A day that stands in infamy is September 11. America was attacked on her soil by terrorists. A group of militant Islamic al-Qaeda who hated America so much they coordinated a series of four terrorist attacks on the morning of Tuesday, September 11, 2001. Americans were stunned, afraid and in a state of panic as the events unfolded.

 On that morning, four commercial airliners traveling from the northeastern United States to California were hijacked mid-flight by 19 al-Qaeda terrorists. The hijackers were organized into three groups of five hijackers and one group of four. Each group had one hijacker who had received flight training and took over control of the aircraft. Their goal? To crash each plane into a prominent American building, causing mass casualties. 
Brookville resident Rebecca Totten will never forget.
"I was almost to college driving when an alert came across the radio saying a plane had just crashed into the trade center in New York," Totten recalled. "I, in disbelief, thought it was a disgusting joke, and someone was going to lose their job for this one. Then I pulled into the parking garage, and another alert of a second plane crashing into the other tower... I called my mom and asked if this is real?"

Unfortunately, it was all too real. The first plane to hit its target was American Airlines Flight 11 flown into the North Tower of the World Trade Center complex in Lower Manhattan at 8:46 am. Seventeen minutes later at 9:03 am, the World Trade Center's South Tower was hit by United significantly damaging surrounding buildings.
 A third flight, American Airlines Flight 77, was hijacked over Ohio. At 9:37 am, it crashed into the west side of the Pentagon, causing a partial collapse of the building's side. The fourth and final flight, United Airlines Flight 93, was flown in the direction of Washington, D.C. This flight was the only plane not to hit its intended target, instead crashing in a field near Shanksville, Pennsylvania at 10:03 am. The plane's passengers attempted to regain control of the aircraft away from the hijackers and ultimately diverted the flight from its intended target. Investigators determined the flight's target was either the White House or the U.S. Capitol.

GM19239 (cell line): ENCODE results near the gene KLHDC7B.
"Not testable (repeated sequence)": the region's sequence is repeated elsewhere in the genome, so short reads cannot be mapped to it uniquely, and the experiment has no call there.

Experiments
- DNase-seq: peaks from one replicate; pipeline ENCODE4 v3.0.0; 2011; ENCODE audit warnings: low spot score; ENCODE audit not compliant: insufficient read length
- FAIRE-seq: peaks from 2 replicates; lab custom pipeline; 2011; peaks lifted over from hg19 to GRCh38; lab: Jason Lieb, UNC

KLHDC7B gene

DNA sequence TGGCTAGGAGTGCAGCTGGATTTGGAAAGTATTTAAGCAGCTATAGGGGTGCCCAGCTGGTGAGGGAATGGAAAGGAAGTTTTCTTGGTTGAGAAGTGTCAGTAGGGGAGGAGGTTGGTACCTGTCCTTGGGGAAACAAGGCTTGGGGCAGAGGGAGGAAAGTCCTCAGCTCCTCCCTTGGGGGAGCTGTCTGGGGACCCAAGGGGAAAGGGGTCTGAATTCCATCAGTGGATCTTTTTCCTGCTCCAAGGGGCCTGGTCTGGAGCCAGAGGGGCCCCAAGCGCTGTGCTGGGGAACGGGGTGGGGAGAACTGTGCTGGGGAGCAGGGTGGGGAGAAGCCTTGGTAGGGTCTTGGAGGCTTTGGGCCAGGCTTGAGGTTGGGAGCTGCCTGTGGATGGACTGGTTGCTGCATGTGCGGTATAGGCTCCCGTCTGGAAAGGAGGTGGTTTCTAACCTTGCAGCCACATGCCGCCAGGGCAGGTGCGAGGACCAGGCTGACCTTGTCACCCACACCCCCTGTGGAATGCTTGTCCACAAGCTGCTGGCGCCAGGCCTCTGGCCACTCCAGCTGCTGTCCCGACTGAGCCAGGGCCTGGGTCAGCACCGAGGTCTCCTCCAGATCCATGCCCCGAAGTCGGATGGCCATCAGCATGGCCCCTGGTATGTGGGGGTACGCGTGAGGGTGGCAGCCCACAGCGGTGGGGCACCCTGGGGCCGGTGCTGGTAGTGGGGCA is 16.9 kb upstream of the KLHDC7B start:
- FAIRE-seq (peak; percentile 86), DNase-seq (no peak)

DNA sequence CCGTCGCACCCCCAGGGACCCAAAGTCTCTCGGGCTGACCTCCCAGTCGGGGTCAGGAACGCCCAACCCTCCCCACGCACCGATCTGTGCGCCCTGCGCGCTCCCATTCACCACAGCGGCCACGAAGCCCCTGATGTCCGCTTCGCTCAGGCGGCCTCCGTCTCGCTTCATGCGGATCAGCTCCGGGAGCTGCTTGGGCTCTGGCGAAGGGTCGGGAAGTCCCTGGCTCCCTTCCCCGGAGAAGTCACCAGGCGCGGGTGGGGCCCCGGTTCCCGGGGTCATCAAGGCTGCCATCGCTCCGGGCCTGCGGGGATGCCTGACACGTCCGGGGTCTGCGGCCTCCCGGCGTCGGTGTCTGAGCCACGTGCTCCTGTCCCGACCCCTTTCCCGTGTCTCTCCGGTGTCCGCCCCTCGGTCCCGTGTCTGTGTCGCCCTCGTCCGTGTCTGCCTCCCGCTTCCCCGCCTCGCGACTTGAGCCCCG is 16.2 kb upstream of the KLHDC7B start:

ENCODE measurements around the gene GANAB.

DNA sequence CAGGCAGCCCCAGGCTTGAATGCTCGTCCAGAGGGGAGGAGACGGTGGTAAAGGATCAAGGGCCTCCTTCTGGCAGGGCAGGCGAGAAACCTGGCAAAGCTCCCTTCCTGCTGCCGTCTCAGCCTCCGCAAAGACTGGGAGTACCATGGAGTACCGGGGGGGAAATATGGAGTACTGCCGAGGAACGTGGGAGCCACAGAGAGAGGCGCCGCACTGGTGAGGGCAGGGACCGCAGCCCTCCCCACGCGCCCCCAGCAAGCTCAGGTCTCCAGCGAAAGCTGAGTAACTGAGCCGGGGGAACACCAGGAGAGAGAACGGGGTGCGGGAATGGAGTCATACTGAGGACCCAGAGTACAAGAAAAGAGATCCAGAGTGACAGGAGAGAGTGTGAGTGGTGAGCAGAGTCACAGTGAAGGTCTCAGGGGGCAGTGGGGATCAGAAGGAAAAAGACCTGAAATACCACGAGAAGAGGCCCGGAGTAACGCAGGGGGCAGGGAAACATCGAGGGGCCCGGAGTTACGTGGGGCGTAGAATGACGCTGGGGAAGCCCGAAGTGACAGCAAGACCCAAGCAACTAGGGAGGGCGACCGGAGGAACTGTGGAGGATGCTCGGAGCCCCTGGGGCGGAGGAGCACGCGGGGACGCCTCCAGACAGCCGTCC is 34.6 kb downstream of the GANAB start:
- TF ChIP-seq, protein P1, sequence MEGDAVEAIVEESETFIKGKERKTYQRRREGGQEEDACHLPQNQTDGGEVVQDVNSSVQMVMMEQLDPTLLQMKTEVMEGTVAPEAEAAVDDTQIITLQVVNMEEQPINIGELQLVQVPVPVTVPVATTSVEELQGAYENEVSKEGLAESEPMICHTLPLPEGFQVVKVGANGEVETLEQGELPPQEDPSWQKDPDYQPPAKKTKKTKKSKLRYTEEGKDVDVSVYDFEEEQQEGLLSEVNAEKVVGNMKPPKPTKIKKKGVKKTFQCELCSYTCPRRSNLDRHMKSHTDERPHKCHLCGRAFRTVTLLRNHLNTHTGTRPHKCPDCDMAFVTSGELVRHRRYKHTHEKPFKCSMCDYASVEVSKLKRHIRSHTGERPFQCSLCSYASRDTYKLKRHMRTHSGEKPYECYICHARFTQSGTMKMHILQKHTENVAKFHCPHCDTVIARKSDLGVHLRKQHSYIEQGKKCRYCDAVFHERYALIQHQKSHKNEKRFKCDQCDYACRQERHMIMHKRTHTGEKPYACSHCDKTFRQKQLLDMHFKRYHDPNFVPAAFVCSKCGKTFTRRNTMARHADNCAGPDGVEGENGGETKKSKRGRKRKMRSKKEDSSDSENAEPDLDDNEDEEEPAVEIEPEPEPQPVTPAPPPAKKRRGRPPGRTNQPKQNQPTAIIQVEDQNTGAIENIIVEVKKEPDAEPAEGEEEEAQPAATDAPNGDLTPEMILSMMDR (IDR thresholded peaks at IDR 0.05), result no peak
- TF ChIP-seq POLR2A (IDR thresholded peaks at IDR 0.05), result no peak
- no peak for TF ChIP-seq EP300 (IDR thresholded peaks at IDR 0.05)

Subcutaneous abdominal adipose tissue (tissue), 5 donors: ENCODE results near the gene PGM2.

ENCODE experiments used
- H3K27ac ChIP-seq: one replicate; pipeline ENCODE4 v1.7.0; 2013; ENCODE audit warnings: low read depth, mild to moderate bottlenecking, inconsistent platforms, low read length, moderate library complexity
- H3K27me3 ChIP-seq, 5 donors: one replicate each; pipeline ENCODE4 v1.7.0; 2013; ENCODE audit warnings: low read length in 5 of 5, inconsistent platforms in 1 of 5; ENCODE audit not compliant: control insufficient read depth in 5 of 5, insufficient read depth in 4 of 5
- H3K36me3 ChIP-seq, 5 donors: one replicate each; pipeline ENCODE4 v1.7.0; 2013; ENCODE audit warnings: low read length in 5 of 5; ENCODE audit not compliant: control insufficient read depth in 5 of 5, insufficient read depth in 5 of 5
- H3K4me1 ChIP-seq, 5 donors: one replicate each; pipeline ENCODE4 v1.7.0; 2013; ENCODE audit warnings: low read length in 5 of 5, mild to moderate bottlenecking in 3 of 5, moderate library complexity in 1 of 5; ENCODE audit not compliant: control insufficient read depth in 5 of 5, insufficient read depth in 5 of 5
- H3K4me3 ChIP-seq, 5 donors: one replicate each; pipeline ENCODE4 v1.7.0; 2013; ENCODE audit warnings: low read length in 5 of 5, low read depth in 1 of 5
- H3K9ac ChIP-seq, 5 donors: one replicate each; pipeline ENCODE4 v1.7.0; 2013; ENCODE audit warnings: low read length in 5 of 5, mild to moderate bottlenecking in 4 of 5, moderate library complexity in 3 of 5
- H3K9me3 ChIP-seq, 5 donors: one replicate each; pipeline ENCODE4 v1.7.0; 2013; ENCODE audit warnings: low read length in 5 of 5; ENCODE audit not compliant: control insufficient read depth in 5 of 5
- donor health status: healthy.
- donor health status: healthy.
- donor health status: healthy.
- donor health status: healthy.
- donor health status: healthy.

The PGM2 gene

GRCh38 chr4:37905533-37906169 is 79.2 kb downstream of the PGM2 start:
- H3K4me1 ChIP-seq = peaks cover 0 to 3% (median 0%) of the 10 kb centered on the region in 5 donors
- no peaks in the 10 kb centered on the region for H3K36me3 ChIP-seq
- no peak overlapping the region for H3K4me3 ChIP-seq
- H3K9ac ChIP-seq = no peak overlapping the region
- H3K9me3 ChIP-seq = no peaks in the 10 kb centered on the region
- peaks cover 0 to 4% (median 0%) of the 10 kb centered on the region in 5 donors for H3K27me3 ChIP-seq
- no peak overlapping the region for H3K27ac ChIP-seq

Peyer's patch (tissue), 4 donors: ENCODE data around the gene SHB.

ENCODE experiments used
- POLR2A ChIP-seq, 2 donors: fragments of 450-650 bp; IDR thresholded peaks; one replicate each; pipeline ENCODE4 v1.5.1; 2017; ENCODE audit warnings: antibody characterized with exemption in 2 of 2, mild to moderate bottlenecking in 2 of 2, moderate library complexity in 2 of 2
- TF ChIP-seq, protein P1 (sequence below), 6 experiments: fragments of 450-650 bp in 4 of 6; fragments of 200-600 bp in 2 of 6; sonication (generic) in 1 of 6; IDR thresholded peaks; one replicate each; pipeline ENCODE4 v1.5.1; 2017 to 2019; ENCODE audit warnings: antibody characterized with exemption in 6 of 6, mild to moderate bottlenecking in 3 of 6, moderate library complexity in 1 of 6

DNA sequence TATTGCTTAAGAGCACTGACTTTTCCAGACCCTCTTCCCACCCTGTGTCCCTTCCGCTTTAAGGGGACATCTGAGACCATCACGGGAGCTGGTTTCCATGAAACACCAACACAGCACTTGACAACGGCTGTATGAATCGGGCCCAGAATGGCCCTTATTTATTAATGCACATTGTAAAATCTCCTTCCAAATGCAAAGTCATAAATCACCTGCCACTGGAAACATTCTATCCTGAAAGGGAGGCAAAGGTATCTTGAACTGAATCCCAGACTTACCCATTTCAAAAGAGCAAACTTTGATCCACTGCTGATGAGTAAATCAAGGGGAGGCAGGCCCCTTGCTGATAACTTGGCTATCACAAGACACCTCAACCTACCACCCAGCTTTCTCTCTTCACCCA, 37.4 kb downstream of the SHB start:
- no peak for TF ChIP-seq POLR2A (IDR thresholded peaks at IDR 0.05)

Like most, Totten and her mother had no idea what was happening or what was coming next as the attacks continued. However, Totten recalled the exact answer given by her mother when she asked if this was real.

"She told me to get into school and stay there until I hear back from her. As I walked to the rear entrance, my close friend Nathan says did you hear? I shook my head with tears in my eyes, and he had hurt in his eyes as well. We both went in and sat with our peers in silence, just watching the breaking news for what seemed like an eternity. Tears were shed a lot in the classroom that day. Finally, we were told to all go home. I remember driving in fear, not knowing why or if it was over."

In less than an hour and a half, America as we knew it suddenly changed.
Connersville resident Randy Ramsey will never forget." Rocky Westerfield and I were having breakfast at the Chrome Grill in Connersville when it came over the TV," Ramsey said. "We just looked at one another, stunned. It was exactly a week before, he and I, my brother and a good friend of ours, Gary Seibert, were having lunch on the floor the first plane hit. After leaving there, we went to visit the Pentagon, where a plane also hit it. I think about it every year. We could have gone a week after, or the planes could have hit them a week earlier. But, thank the good lord; it wasn't our time."
 The attacks resulted in 2,977 fatalities, over 25,000 injuries, and substantial long-term health consequences. In addition, there was $10 billion in infrastructure and property damage.

Twenty years later, it remains the deadliest terrorist attack in human history and the single deadliest incident for firefighters and law enforcement officers in the history of the United States, with 340 and 72 killed, respectively. 
Numerous memorials have been constructed, including the National September 11 Memorial & Museum in New York City, the Pentagon Memorial in Arlington County, Virginia, and the Flight 93 National Memorial at the Pennsylvania crash site.

May we NEVER forget